“For a long moment we sat in the subdued lighting, savoring our coffee. I noticed with appreciation that the walls and doors were apparently very thick: No sound entered the room from the surrounding offices. The quiet was almost monastic, especially by comparison to the computer programming shop I worked at. Naturally, I didn’t mention that. Didn’t say anything, in fact. Any conversational gambit would have been interpreted as a nervous filling-in of silence. My part was to wait, to see why the manuscript had called forth the summons. In the meantime, the coffee was excellent, and that was surely a Monet, or a wonderfully talented copy of a Monet, on the wall opposite.

“Santiago had followed my eyes. He said, `You appreciate impressionist painting?’

“I said, `Monet is one of my favorites. Corot is another. But I seldom get to see them at such advantage.’ I picked up Santiago’s satisfaction, and pegged it: satisfaction that my voice had held neither envy nor awe that an editor or a publishing house could afford not only to own a master, but to display it so casually. I had passed another test, you see.”

“No, I certainly don’t see.”

“Don’t worry about it at the moment. The point is, I finished my coffee and put the cup onto its saucer on the coffee table. I didn’t ask Santiago how an editor rated a room with an oriental rug and apparently unlimited amounts of time at his disposal — not to mention the Corot and the Manet. I waited, tranquilly and utterly patiently, and at last Santiago had to make a move.

“`Your manuscript. It interested me,’ he said. `Life and the Control of Life.’ An interesting topic, well presented, with many unusual views.’

“I said, `I’m glad you enjoyed it,’ strictly the polite guest.

“`I did. I found it most thought-provoking. Enough so that I determined to meet the author, you see.’ He waved a hand, as if to say: `and here you are.’ I said, `Very kind of you,’ with just the slightest hint of dry amusement. Slight enough to leave Santiago uncertain. Dry enough to assure that he got the message.

“I could see Santiago eye me — for the first time — with something like frank curiosity. `Mr. – ah, Adams — you intrigue me,’ he said. This would have been the moment to ask why, or perhaps to ask him to say `John’ instead of `Mr. Adams,’ so I did neither. `Would you care to hear why you intrigue me?’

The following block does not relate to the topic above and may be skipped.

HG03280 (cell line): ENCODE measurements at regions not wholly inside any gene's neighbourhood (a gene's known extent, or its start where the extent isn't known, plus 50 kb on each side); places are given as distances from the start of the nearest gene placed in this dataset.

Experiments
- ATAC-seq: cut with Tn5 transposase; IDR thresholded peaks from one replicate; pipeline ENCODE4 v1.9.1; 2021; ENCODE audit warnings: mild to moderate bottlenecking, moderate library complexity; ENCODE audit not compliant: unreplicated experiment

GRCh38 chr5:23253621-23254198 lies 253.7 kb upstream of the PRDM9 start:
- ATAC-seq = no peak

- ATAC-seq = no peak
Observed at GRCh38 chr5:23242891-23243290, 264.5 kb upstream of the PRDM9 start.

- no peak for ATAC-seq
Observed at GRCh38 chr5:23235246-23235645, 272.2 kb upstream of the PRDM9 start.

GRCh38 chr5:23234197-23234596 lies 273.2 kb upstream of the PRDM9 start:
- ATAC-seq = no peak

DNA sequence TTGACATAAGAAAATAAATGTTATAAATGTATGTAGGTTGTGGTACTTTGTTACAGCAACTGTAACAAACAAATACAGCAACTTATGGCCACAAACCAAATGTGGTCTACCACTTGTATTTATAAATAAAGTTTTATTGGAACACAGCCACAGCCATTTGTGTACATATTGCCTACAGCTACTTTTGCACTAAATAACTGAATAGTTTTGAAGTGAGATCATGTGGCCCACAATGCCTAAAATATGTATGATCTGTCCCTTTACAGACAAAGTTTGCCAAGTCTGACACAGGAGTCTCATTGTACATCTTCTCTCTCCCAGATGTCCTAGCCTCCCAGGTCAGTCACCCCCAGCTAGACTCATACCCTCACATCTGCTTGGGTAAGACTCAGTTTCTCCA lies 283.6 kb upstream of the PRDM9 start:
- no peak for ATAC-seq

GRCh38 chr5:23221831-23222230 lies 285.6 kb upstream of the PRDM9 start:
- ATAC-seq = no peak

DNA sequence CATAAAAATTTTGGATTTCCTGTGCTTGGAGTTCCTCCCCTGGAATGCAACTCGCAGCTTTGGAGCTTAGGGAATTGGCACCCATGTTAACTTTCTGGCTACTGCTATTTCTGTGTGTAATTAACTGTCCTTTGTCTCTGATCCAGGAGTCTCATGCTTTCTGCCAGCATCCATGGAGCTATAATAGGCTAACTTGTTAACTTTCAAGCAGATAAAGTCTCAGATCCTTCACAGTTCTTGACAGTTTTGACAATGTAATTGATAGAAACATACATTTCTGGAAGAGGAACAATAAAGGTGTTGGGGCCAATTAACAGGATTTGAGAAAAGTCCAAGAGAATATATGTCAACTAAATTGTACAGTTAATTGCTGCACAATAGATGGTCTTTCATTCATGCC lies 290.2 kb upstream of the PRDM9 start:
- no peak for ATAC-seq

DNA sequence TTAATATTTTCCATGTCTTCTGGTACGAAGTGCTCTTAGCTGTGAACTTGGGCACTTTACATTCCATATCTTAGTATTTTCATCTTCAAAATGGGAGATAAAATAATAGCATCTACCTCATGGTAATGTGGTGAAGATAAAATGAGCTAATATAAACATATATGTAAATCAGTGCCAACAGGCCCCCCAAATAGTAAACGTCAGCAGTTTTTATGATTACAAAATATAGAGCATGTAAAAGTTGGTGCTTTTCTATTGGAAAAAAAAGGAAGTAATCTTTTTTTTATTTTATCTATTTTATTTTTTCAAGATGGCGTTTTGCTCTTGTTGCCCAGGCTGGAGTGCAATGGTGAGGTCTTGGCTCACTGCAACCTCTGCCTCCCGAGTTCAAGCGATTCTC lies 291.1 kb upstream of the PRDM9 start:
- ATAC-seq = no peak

“Now, I had to step carefully. No rudeness, but no subservience, and no appearance of play-acting or of constraint. A dance on a tight-rope. I smiled at him and said, `Mr. Santiago, to paraphrase the late Andrei Gromyko, or perhaps it was Molotov, my personality is of little interest to me. I would far rather discuss my manuscript. But of course I’m willing to discuss whatever you please.

“Santiago hadn’t expected that. I could almost hear the clicking of the chess-player’s mind (I’m willing to bet anything that Santiago is a chess player), exploring various options, avenues, gambits, strategies. Yet the interval was vanishingly slight. Santiago answered almost without pause. `As you wish,’ he said. `Let us discuss your manuscript, then.’ What I heard was, more or less, `Let us see if you are serious in not caring why you intrigue me.’ That was okay with me.

“Santiago was watching me closely. `Life and the Control of Life,’ he said. A topic one would expect to be of interest to everyone, surely?” He raised an eyebrow at me.

“`Hardly,’ I said. `If it were, the world would be a happier place.’

“`Agreed,’ he said, and then he paused, and I wondered what was next. But maybe he was wondering the same thing. After a while, he said, `I have often discussed manuscripts with previously unpublished authors, Mr. Adams, as you may imagine. Sooner or later, I always ask who would be interested in the book, and I cannot estimate how often I have received, as answer, a look of amazement and the assurance that it would interest everyone.’ I couldn’t help smiling, then, and of course he noted it. He said, `You are under no such illusion, then?’